The injury was so gruesome and severe that the NBA couldn’t accept it as unlucky chance, pushing basketball stanchions back an entire 2.5 feet (very telling of how bad the league wanted to prevent such a horrible injury from happening again). George missed all but a few games the following season. When George returned in the 2015-16 season, George came back with a vengeance. The 25-year-old small forward earned his third All-Star appearance and was hands down one of the best players in the league. George has proven that his gruesome leg injury is a thing of the past, and should be an All-Star for many years to come.
When people talk about devastating injuries in basketball or sports in general, it’s a lock that Shaun Livingston’s name will be mentioned. The 6-7 guard with size and handles was expected to reshape and change the game at the point position until he went down with one of the most stomach-churning injuries imaginable.
In his third year, when he was still only 21 with the Clippers, Livingston came down from a layup the wrong the wrong way on this left leg. Livingston’s knee dislocated beginning one of the most graphic televised injuries to date. The tall guard’s long leg snapped inward, tearing his ACL, PCL, lateral meniscus, spraining his MCL, and dislocating his patella and tibio-fibular joint.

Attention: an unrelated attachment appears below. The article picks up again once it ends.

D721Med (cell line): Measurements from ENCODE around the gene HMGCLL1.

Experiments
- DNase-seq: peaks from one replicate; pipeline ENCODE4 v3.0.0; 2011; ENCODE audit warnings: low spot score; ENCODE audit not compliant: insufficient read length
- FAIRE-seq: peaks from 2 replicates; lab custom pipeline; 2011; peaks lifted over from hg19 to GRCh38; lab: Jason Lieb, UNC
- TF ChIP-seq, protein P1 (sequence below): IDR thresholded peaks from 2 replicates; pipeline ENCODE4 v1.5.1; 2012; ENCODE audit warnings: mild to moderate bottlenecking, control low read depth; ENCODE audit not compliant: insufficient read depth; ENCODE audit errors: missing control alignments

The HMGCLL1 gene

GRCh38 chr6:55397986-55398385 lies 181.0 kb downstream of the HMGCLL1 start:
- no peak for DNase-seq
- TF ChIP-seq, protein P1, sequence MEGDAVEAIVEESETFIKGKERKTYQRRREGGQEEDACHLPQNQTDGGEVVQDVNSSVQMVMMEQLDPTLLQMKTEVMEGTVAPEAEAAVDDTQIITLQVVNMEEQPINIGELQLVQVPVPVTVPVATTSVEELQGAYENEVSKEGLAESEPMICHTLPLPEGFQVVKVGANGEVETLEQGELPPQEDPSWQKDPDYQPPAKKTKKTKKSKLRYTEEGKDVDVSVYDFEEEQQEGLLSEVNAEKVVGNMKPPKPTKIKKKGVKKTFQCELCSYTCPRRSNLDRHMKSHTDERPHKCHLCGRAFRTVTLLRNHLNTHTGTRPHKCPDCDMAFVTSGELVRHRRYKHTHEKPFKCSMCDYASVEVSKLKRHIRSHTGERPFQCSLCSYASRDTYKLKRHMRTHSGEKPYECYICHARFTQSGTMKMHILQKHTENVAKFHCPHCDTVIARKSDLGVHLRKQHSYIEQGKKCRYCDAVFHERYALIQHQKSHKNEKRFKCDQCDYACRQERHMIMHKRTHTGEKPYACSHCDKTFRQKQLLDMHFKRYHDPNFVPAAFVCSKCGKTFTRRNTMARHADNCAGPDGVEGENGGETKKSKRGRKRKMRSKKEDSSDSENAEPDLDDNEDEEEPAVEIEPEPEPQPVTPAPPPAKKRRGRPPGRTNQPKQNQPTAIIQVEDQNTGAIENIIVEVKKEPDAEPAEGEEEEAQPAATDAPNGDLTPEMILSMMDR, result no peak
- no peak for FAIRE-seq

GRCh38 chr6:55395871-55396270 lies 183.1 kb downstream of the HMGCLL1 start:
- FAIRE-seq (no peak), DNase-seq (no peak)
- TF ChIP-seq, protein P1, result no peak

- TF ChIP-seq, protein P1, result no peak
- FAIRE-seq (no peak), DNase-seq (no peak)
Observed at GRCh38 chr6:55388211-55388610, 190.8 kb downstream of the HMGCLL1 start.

Livingston missed the remainder of the 2006-07 season and all of the next year. After a long road to recovery, Livingston became a journeyman, battling the stigma that he couldn’t return to his former self. It took years of hard work, but Livingston climbed his way back up the ladder and had a career best year (since prior to his injury) at the age of 28 with the Brooklyn Nets. The following year, Livingston was a member of the 2015 NBA Champion Golden State Warriors and made a second straight appearance to the NBA Finals in ’16. It was a long journey from the bottom, but Livingston’s unfathomable return brought him all the way to the top.